Next to the irises, a patch of peppermint has spread beyond its boundaries. It may have met its match, though, in a new bedfellow, a gunnera related to the giant rhubarb (Gunnera manicata) often seen growing on the side of ornamental ponds in Britain. That perennial, unbelievably, can produce leaves that are six feet or more across. By comparison, my G. tinctoria will have leaves between two and four feet wide, depending on how happy it is.

Meanwhile, the rain has brought about a splendid blooming season for two plants that love moisture. The bigleaf hydrangeas are coming into flower. The lacecaps, in particular, are so elegant and lovely. The Southern magnolia has been in bloom for a couple of weeks. I have two whose waxy blossoms fill the air with the scent of lemon. Peering into this ivory chalice you see the true flower, a tower whose pistils form a magical repeated pattern, like minute tilework. Even the faded blossoms this year seem prettier, not a deathly brown so much as a glowing tan.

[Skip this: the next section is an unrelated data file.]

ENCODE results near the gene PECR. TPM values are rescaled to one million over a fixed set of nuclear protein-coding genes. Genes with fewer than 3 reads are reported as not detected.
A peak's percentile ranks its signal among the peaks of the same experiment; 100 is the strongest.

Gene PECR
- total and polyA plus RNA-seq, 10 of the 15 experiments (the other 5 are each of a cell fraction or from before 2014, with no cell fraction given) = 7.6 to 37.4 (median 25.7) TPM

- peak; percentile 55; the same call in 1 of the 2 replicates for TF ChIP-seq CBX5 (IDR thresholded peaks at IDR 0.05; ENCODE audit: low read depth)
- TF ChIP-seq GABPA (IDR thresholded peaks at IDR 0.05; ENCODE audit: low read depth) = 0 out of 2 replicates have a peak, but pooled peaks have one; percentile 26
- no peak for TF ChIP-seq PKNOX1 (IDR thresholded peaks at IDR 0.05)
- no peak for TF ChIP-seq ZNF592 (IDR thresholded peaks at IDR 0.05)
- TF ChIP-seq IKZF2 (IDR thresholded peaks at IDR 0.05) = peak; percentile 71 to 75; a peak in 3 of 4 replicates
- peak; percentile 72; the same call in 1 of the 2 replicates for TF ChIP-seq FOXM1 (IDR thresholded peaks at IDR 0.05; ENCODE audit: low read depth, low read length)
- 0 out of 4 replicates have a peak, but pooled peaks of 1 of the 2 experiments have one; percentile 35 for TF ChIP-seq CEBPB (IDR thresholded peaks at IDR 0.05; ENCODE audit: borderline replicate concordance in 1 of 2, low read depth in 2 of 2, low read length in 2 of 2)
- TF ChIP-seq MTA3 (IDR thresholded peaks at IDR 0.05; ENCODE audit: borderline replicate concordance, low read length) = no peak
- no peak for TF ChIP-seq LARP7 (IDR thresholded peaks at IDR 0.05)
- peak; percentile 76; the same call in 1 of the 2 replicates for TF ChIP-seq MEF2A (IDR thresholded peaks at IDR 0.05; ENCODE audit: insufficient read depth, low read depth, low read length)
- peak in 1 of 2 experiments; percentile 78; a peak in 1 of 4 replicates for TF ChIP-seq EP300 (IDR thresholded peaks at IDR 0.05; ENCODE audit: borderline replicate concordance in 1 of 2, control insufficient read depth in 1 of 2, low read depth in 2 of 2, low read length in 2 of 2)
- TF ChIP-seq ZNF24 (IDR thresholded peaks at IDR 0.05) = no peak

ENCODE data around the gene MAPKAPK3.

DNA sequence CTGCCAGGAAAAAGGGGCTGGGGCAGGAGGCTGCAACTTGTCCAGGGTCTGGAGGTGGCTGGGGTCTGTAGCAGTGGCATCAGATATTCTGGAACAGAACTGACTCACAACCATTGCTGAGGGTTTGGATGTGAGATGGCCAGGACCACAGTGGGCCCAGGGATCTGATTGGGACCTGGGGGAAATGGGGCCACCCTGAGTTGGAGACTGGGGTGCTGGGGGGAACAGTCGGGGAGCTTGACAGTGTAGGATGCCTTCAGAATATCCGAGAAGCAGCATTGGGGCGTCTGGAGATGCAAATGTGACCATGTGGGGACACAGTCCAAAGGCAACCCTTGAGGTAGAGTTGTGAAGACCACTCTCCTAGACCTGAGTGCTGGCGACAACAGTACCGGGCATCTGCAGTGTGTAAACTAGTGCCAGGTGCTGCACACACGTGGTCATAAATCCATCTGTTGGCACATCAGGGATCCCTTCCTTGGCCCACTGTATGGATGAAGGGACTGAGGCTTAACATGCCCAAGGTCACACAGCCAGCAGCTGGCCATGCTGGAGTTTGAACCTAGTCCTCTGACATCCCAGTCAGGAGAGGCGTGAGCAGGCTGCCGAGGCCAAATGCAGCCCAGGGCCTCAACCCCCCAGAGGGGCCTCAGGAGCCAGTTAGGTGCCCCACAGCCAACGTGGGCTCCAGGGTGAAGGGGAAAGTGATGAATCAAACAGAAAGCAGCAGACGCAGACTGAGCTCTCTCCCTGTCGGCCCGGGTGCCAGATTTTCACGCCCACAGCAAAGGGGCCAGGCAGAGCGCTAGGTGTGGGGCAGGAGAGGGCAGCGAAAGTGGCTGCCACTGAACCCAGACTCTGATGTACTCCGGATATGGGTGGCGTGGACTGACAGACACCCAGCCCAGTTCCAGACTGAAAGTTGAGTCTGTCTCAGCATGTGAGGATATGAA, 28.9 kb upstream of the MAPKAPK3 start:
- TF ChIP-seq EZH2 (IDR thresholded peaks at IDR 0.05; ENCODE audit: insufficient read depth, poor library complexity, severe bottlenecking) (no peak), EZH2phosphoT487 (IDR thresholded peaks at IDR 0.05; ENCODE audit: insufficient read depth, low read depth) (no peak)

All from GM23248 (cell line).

Tips for this rainy gardening season

The long, moist and relatively cool spring has been good for gardens, but there are some disadvantages to a wet year.

– You may see increased foliar diseases on plants. Preventive fungicidal sprays will help against black spot on roses or septoria leaf spot on black-eyed Susans. It's not practical to spray large shade trees with leaf spots; just make sure to remove and bag leaves when they drop. Look for anthracnose disease on dogwoods and prune out affected leaves and branches. Remove all suckers or water sprouts on trunks and branches.

Frank Gouin, a retired professor of horticulture at the University of Maryland, points out that heavy rain on bare soil will pulverize the top quarter-inch of earth and destroy its desirable structure. The resulting crust will prevent some nutrients and moisture from reaching into the ground. If your soil has crusted, break it up a bit and add a one- or two-inch layer of organic mulch.

– In the vegetable garden, seeds that failed to sprout have probably rotted. Cultivate the soil and try again with beans, cucumbers, and winter and summer squash.

Editor's note: For more garden articles – at least two new ones daily – click here.